Kerala coir products gain market share in Africa, Latin AmericaFebruary 3rd, 2012 - 2:48 pm ICT by IANS
Thiruvananthapuram, Feb 3 (IANS) Coir, Kerala’s golden fibre, is seeing its international market share, especially in Africa, the Middle East and Latin America, growing following a world-wide shift towards eco-friendly products.
The popularity of value-added products like coir pith and coco lawn is proving lucrative for the coir industry, a traditional and key sector of the state’s economy, which is expecting Rs.10 billion worth of exports this financial year.
Keeping this in mind, the government is organising the second International Coir Festival, beginning Friday in Alappuzha. Officials said buyers from 32 countries would be exposed to new eco-friendly products at the six-day trade fair.
“Right now coir pith and coco lawn are the sought after products mainly because of being eco-friendly,” said K.R. Anil, director of the government-run National Coir Research Management Institute here.
Coir pith is a soil conditioner and not a fertiliser. Anil said it is the by-product after coir is made. “And to make it a soil conditioner, the natural chemical in the coconut husk called ‘lignin’ has to be removed. The uniqueness of this is it absorbs water and if this is used especially in water scarce areas, one needs to water the plant once in two days.”
The product is not expensive and is liked especially in European countries where ‘peat mose’, which was commonly used as a soil conditioner, has now been banned.
One kilogram of coir pith costs just Rs.4.25 in the market.
The MiddleEast is the biggest market for Coco lawn because it is a readymade natural lawn and is made of coir pith, coir geotextiles, sand and carpet grass.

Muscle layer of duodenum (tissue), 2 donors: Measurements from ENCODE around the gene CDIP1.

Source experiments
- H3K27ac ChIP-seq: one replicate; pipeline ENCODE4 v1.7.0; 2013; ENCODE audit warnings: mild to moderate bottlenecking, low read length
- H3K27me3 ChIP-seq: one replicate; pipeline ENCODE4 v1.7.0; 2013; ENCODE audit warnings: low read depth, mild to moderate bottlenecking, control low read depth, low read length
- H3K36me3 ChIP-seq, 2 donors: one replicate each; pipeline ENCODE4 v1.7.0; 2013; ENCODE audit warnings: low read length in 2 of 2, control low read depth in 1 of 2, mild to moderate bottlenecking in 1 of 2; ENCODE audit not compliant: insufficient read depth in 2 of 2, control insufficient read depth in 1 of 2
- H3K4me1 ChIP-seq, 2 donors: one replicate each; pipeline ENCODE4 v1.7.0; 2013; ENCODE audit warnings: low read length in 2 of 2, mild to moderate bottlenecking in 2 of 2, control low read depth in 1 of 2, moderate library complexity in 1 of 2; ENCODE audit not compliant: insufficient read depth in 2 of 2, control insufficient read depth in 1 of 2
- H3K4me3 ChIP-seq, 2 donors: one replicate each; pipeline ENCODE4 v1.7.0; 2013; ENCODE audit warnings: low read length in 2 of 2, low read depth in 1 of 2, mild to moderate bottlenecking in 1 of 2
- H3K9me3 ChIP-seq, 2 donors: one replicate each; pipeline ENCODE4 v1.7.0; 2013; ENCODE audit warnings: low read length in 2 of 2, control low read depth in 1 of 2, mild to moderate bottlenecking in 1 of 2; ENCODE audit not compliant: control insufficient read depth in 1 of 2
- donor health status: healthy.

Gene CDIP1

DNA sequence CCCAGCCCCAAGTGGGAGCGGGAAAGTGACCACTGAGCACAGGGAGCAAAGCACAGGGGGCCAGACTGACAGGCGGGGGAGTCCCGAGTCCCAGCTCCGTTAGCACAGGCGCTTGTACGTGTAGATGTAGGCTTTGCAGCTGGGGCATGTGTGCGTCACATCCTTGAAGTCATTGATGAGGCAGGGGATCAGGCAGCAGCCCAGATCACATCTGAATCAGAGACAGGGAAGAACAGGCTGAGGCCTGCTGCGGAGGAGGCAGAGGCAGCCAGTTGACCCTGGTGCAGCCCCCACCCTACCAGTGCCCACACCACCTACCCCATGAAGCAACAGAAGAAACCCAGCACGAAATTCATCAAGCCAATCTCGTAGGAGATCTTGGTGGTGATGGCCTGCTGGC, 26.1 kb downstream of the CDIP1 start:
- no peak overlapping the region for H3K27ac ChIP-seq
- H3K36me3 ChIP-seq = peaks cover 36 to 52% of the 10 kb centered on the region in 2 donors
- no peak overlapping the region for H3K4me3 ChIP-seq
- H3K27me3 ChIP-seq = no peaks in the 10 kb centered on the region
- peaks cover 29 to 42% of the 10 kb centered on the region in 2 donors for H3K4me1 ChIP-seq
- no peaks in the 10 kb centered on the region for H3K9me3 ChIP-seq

“This can be laid quickly and it can be rolled out as it comes like a carpet. Today the market price is Rs.460 per square metre,” said Anil.
Another product, which would be on display is the acoustic barrier, made out of processed coir, used in interior decoration. Its cost ranges from Rs.120 to Rs.460 per square metre.
The organised coir industry in Kerala dates back to mid-19th century when an Irishman, James Darragh, set up the country’s first coir factory at Alappuzha. Today, coir and coir products of Kerala are said to be the finest in the world.
Said state Minister for Coir Adoor Prakash: “This time our main focus is on marketing. Through this event we expect to achieve Rs.1,000 crore in exports besides Rs.2,000 crore in the domestic market by the end of this fiscal.”
He said buyers from African countries like Tanzania and Zambia had shown interest in coir products.
Rani George, special secretary in the Department of Coir, said the fair will have 220 stalls displaying various products.
(Sanu George can be contacted at firstname.lastname@example.org)